PubTransformer

A site to transform Pubmed publications into these bibliographic reference formats: ADS, BibTeX, EndNote, ISI used by the Web of Knowledge, RIS, MEDLINE, Microsoft's Word 2007 XML.

Antibody trapping: A novel mechanism of parasite immune evasion by the trematode Echinostoma caproni.

Abstract Helminth infections are among the most prevalent neglected tropical diseases, causing an enormous impact in global health and the socioeconomic growth of developing countries. In this context, the study of helminth biology, with emphasis on host-parasite interactions, appears as a promising approach for developing new tools to prevent and control these infections.
PMID
Related Publications

Definitive host influences the proteomic profile of excretory/secretory products of the trematode Echinostoma caproni.

The effect of glycosylation of antigens on the antibody responses against Echinostoma caproni (Trematoda: Echinostomatidae).

Resistance against Echinostoma caproni (Trematoda) secondary infections in mice is not dependent on the ileal protein production.

Excretory/secretory proteome of the adult stage of Echinostoma caproni.

Echinostoma caproni in mice: ultrastructural studies on the formation of immune complexes on the surface of an intestinal trematode.

Authors

Mayor MeshTerms
Keywords
Journal Title plos neglected tropical diseases
Publication Year Start




PMID- 28715423
OWN - NLM
STAT- Publisher
DA  - 20170717
LR  - 20170717
IS  - 1935-2735 (Electronic)
IS  - 1935-2727 (Linking)
VI  - 11
IP  - 7
DP  - 2017 Jul 17
TI  - Antibody trapping: A novel mechanism of parasite immune evasion by the trematode 
      Echinostoma caproni.
PG  - e0005773
LID - 10.1371/journal.pntd.0005773 [doi]
AB  - BACKGROUND: Helminth infections are among the most prevalent neglected tropical
      diseases, causing an enormous impact in global health and the socioeconomic
      growth of developing countries. In this context, the study of helminth biology,
      with emphasis on host-parasite interactions, appears as a promising approach for 
      developing new tools to prevent and control these infections. METHODS/PRINCIPAL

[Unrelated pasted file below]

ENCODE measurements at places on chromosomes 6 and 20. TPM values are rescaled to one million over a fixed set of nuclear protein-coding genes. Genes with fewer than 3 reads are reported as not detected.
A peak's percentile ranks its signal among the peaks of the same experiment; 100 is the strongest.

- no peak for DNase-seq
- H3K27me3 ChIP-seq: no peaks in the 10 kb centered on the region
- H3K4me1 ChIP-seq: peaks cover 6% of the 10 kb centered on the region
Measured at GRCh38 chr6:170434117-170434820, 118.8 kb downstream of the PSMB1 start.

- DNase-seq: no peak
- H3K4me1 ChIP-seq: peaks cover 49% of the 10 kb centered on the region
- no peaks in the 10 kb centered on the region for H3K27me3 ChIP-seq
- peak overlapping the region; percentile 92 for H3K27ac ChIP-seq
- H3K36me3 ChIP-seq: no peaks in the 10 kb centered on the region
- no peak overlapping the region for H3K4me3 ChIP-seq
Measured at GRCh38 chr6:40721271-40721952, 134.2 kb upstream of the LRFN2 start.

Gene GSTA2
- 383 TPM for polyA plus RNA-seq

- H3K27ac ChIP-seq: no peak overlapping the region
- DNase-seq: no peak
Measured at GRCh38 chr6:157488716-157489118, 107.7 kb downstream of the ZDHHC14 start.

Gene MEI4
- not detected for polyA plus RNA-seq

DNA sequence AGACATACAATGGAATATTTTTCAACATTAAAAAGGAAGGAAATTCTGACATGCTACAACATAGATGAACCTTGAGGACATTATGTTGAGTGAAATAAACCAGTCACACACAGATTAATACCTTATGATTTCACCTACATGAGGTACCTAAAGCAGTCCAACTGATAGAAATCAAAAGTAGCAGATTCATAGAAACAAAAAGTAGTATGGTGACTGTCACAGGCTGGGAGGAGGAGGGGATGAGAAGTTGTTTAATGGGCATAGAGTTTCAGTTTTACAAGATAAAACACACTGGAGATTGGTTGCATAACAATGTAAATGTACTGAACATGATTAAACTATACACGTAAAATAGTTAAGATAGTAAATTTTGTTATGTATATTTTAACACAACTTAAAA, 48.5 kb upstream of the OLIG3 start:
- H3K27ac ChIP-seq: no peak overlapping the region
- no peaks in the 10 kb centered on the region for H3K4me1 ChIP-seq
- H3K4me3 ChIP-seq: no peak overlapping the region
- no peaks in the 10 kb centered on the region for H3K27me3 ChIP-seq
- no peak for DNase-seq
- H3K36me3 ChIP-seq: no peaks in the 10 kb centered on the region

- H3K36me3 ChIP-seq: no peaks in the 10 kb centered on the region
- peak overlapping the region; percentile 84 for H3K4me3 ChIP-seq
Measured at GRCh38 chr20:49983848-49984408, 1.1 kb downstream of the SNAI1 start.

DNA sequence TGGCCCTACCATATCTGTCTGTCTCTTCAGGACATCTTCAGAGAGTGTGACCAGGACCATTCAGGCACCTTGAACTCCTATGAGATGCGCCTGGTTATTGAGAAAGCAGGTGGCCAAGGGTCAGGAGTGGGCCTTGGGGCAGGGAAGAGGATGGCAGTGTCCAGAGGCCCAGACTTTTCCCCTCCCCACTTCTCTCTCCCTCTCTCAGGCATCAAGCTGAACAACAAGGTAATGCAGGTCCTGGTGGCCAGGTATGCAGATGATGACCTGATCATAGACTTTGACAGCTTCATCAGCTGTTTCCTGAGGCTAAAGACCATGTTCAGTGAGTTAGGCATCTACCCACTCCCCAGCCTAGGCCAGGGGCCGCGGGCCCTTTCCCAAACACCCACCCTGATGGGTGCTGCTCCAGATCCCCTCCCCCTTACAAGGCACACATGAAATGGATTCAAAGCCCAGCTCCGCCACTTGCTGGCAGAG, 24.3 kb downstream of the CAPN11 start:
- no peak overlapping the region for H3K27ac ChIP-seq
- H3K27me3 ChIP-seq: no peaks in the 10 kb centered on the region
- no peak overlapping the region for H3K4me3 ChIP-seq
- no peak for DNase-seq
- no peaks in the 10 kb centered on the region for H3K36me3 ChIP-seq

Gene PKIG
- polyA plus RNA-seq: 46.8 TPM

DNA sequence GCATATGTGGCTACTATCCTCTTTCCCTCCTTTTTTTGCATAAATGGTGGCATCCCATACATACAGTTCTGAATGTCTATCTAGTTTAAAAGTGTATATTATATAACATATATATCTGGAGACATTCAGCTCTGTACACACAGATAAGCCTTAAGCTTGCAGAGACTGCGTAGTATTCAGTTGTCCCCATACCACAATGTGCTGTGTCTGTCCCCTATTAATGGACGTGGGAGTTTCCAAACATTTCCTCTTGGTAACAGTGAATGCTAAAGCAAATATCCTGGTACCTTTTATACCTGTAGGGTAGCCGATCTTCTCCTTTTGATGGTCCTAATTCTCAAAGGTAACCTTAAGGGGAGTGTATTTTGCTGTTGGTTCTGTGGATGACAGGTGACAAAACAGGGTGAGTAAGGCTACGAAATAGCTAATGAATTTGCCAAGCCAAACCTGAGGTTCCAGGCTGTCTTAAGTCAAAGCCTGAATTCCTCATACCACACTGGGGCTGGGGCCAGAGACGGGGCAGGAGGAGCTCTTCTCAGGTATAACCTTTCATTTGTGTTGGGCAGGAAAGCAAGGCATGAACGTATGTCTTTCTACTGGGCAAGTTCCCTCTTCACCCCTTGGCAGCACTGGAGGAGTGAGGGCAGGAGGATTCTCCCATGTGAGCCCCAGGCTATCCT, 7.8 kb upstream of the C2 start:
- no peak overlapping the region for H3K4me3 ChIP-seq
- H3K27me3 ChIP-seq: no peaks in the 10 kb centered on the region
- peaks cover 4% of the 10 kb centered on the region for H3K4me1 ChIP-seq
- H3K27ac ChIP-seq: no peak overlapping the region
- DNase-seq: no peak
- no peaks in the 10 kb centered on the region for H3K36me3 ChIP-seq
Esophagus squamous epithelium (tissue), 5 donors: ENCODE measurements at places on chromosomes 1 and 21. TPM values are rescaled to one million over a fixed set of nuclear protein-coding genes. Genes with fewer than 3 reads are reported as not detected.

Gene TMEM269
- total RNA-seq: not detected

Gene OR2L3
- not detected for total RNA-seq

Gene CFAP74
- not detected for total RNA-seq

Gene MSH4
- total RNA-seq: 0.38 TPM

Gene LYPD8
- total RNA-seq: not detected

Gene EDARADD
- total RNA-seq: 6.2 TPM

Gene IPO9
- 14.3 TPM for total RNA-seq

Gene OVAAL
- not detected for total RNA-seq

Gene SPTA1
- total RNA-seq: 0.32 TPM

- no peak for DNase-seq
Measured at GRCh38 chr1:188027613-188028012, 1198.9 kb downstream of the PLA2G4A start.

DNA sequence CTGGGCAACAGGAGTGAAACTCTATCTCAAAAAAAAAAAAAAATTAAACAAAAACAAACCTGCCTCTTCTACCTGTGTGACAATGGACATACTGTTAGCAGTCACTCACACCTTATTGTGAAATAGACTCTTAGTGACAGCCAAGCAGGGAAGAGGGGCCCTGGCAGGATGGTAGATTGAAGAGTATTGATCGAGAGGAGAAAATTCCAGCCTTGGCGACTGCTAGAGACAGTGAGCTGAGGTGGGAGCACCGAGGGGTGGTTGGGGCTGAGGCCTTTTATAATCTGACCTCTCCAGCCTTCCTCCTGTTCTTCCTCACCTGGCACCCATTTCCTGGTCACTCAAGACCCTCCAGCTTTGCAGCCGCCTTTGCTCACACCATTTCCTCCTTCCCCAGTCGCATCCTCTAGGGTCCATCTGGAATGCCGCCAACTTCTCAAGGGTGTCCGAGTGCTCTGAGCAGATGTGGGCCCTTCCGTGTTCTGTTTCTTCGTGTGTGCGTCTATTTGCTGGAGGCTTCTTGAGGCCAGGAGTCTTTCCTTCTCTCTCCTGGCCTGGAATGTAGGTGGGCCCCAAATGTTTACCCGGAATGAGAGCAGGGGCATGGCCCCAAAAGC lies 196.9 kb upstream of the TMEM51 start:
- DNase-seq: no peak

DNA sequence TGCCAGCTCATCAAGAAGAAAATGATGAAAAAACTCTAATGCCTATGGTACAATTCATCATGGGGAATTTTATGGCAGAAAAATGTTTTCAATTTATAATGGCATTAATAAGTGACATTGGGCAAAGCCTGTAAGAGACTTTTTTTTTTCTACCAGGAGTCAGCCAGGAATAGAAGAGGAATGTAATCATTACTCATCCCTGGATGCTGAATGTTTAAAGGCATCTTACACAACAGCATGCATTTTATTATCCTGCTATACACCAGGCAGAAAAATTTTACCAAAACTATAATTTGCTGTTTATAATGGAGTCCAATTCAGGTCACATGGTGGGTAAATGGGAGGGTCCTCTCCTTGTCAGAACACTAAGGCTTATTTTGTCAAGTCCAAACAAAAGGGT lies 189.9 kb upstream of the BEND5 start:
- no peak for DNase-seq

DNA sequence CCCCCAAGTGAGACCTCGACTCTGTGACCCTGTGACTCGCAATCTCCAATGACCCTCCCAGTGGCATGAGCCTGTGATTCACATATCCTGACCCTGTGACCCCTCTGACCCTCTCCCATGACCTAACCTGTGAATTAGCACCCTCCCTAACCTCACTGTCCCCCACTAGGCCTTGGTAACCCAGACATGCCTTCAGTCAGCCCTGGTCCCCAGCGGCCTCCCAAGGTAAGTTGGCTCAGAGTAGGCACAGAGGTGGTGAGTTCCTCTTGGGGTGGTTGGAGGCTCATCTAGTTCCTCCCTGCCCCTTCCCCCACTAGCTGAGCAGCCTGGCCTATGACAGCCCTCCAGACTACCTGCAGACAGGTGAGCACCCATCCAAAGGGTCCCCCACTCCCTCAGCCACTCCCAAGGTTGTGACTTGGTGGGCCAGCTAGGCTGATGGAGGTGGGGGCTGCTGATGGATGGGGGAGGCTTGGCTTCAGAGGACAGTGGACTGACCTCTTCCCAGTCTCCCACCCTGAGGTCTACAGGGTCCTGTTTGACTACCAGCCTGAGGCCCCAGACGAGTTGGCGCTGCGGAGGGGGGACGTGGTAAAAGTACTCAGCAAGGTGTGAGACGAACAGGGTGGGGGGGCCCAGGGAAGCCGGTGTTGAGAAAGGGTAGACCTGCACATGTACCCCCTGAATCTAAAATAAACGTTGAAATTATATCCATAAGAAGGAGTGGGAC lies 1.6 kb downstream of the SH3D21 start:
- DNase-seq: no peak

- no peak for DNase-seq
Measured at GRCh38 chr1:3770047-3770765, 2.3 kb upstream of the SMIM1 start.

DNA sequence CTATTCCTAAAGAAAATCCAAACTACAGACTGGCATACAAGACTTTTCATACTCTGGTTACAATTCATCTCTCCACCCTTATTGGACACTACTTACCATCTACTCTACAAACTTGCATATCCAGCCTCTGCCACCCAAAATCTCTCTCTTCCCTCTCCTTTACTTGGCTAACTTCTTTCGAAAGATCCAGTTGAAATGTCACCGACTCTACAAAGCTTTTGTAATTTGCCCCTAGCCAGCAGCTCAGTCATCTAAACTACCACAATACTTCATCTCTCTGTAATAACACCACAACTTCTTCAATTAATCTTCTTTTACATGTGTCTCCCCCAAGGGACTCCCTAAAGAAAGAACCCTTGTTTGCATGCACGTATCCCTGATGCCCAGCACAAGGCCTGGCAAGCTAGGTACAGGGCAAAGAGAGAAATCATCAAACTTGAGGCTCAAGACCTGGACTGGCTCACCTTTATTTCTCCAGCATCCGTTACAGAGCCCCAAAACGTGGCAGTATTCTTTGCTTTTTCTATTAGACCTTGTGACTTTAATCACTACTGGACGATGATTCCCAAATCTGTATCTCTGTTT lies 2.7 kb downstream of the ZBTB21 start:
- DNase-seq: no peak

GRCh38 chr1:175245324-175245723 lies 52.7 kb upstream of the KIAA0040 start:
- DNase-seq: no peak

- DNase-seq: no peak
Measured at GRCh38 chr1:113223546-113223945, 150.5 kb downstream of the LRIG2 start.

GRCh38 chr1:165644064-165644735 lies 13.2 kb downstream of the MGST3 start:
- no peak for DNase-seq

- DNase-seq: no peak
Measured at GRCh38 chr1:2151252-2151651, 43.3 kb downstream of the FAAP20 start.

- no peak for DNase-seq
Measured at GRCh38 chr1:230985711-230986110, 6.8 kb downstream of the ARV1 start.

FINDINGS: The role that antibody responses have on helminth infections is still
      not well understood. To go in depth into this issue, work on the intestinal
      helminth Echinostoma caproni (Trematoda: Echinostomatidae) has been undertaken.
      Adult parasites were recovered from infected mice and cultured in vitro. Double
      indirect immunofluorescence at increasing culture times was done to show that in 
      vivo-bound surface antibodies become trapped within a layer of
      excretory/secretory products that covers the parasite. Entrapped antibodies are
      then degraded by parasite-derived proteases, since protease inhibitors prevent
      for antibody loss in culture. Electron microscopy and immunogold-labelling of
      secreted proteins provide evidence that this mechanism is consistent with
      tegument dynamics and ultrastructure, hence it is feasible to occur in vivo.
      Secretory vesicles discharge their content to the outside and released products
      are deposited over the parasite surface enabling antibody trapping.
      CONCLUSION/SIGNIFICANCE: At the site of infection, both parasite secretion and
      antibody binding occur simultaneously and constantly. The continuous entrapment
      of bound antibodies with newly secreted products may serve to minimize the
      deleterious effects of the antibody-mediated attack. This mechanism of immune
      evasion may aid to understand the limited effect that antibody responses have in 
      helminth infections, and may contribute to the basis for vaccine development
      against these highly prevalent diseases.
FAU - Cortes, Alba
AU  - Cortes A
AUID- ORCID: http://orcid.org/0000-0002-9027-8780
AD  - Departamento de Parasitologia, Facultad de Farmacia, Universidad de Valencia,
      Burjassot, Valencia, Spain.
FAU - Sotillo, Javier
AU  - Sotillo J
AD  - Departamento de Parasitologia, Facultad de Farmacia, Universidad de Valencia,
      Burjassot, Valencia, Spain.
AD  - Centre for Biodiscovery and Molecular Development of Therapeutics, Australian
      Institute of Tropical Health and Medicine, James Cook University, Cairns,
      Queensland, Australia.
FAU - Munoz-Antoli, Carla
AU  - Munoz-Antoli C
AD  - Departamento de Parasitologia, Facultad de Farmacia, Universidad de Valencia,
      Burjassot, Valencia, Spain.
FAU - Molina-Duran, Javier
AU  - Molina-Duran J
AD  - Departamento de Parasitologia, Facultad de Farmacia, Universidad de Valencia,
      Burjassot, Valencia, Spain.
FAU - Esteban, J Guillermo
AU  - Esteban JG
AD  - Departamento de Parasitologia, Facultad de Farmacia, Universidad de Valencia,
      Burjassot, Valencia, Spain.
FAU - Toledo, Rafael
AU  - Toledo R
AD  - Departamento de Parasitologia, Facultad de Farmacia, Universidad de Valencia,
      Burjassot, Valencia, Spain.
LA  - eng
PT  - Journal Article
DEP - 20170717
PL  - United States
TA  - PLoS Negl Trop Dis
JT  - PLoS neglected tropical diseases
JID - 101291488
EDAT- 2017/07/18 06:00
MHDA- 2017/07/18 06:00
CRDT- 2017/07/18 06:00
PHST- 2017/03/31 [received]
PHST- 2017/07/05 [accepted]
AID - 10.1371/journal.pntd.0005773 [doi]
AID - PNTD-D-17-00479 [pii]
PST - aheadofprint
SO  - PLoS Negl Trop Dis. 2017 Jul 17;11(7):e0005773. doi:
      10.1371/journal.pntd.0005773.